Get the bigger picture
Panoramic photography doesn’t just capture more of the scene, it increases your camera’s resolution. Rod Lawton shows how it’s done
Get your settings and equipment right for shooting easy-to-stitch panoramas
The world doesn’t always fit into the 3:2 aspect ratio of your Nikon’s sensor. We wanted to photograph the Clifton suspension bridge in Bristol which, like most bridges, is long and narrow. We made sure we stood far enough away to get the whole bridge and its surroundings in the frame, but that left a large area of blank sky above and foreground below, which added nothing to the picture and made the bridge look quite small in the frame.
It’s the opposite of cropping because you’re extending the image area
We could have cropped off the top and bottom of the picture, but that would have cut our 12-megapixel photo down to five to six megapixels. The smarter solution when you’re faced with this sort of subject is to shoot it as a panorama. This is a series of overlapping frames which are then stitched together on the computer. We’re using Photoshop Elements and its Photomerge option for stitching, but other tools are available.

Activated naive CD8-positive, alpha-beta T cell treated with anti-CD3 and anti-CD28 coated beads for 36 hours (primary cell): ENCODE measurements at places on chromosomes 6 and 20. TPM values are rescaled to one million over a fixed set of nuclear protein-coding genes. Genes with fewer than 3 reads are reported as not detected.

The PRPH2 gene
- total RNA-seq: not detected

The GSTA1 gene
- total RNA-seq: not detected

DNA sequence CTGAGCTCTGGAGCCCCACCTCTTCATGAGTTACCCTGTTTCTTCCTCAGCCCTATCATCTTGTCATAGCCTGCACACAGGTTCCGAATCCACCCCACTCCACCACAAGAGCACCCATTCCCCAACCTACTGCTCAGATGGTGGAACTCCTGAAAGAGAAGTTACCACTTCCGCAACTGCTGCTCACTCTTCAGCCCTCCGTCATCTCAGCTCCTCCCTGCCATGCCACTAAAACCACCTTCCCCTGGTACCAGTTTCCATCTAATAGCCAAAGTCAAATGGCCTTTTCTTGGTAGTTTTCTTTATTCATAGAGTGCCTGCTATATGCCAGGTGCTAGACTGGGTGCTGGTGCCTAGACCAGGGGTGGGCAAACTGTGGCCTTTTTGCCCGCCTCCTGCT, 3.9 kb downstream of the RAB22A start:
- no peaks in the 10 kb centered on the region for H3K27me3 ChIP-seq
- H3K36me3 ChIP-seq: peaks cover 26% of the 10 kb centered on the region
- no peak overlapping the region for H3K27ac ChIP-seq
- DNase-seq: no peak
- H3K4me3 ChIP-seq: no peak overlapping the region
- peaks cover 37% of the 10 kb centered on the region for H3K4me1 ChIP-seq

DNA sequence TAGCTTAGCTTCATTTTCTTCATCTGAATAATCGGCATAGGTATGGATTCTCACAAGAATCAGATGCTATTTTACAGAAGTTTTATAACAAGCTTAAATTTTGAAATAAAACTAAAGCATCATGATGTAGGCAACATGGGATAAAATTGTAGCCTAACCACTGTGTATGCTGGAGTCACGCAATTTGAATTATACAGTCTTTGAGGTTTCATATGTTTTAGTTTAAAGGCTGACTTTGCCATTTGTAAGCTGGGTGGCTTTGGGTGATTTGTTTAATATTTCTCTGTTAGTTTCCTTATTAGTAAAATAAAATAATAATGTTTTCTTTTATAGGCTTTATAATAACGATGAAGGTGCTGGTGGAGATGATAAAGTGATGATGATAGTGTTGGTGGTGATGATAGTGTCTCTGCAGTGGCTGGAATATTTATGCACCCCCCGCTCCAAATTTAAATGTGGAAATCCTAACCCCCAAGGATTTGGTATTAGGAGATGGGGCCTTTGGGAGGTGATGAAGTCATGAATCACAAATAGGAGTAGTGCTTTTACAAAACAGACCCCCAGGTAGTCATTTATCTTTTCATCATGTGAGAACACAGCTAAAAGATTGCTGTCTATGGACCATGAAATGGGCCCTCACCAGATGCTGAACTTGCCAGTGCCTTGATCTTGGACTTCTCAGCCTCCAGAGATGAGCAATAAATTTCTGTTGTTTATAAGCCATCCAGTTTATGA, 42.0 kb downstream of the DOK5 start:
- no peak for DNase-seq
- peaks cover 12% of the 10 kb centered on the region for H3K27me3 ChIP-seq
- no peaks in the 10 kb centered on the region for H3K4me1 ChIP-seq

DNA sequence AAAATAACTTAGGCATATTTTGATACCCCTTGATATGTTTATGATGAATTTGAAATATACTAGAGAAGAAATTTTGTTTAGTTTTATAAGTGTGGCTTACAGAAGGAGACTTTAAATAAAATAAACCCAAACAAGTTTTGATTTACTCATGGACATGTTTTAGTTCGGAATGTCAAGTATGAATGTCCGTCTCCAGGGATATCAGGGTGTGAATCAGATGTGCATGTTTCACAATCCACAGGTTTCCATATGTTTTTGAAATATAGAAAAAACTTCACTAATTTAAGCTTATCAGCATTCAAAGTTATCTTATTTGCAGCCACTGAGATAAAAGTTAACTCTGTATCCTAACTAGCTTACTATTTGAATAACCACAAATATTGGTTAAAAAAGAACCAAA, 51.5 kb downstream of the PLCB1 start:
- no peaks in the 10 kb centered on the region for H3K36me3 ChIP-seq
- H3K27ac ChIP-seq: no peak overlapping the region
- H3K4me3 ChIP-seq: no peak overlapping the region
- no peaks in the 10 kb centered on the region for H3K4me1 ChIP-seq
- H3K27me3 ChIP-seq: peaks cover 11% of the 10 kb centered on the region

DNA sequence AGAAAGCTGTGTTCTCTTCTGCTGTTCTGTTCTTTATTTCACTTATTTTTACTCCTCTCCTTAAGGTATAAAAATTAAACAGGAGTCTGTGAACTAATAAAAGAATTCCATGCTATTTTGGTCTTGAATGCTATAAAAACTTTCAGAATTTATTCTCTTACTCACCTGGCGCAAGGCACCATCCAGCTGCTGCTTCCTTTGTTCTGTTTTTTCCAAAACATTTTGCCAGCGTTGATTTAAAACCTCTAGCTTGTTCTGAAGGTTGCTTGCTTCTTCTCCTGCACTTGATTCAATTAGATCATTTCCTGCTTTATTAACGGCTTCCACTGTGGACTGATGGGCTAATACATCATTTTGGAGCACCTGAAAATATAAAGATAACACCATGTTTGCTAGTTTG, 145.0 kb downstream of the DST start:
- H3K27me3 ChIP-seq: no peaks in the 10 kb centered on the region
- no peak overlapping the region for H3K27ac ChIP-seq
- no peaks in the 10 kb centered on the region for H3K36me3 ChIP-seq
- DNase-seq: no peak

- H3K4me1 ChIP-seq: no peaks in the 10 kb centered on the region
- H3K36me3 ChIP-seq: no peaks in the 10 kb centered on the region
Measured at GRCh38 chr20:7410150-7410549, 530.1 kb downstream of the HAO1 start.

When shooting, all you need to do is keep the camera as straight and as level as possible. You can shoot panoramas handheld, but a tripod is best. You also need to switch over to manual settings on the camera so that there’s no variation in colour, exposure or focus between the frames. After that, it’s the software that does all the work.
For this shot, taking several pictures and stitching them together means that we get a picture with the right shape and, because it’s constructed from several frames, it has a much higher resolution than a single image taken with the same camera. Our finished photograph is over 30 megapixels!
The panoramic format suits this subject really well, and it’s the opposite of cropping because you’re actually extending the image area rather than reducing it.
EXPOSURE 1/80 sec, f/80, ISO200 LENS Nikon AF- S 18- 55mm f/ 3.5- 5.6G VR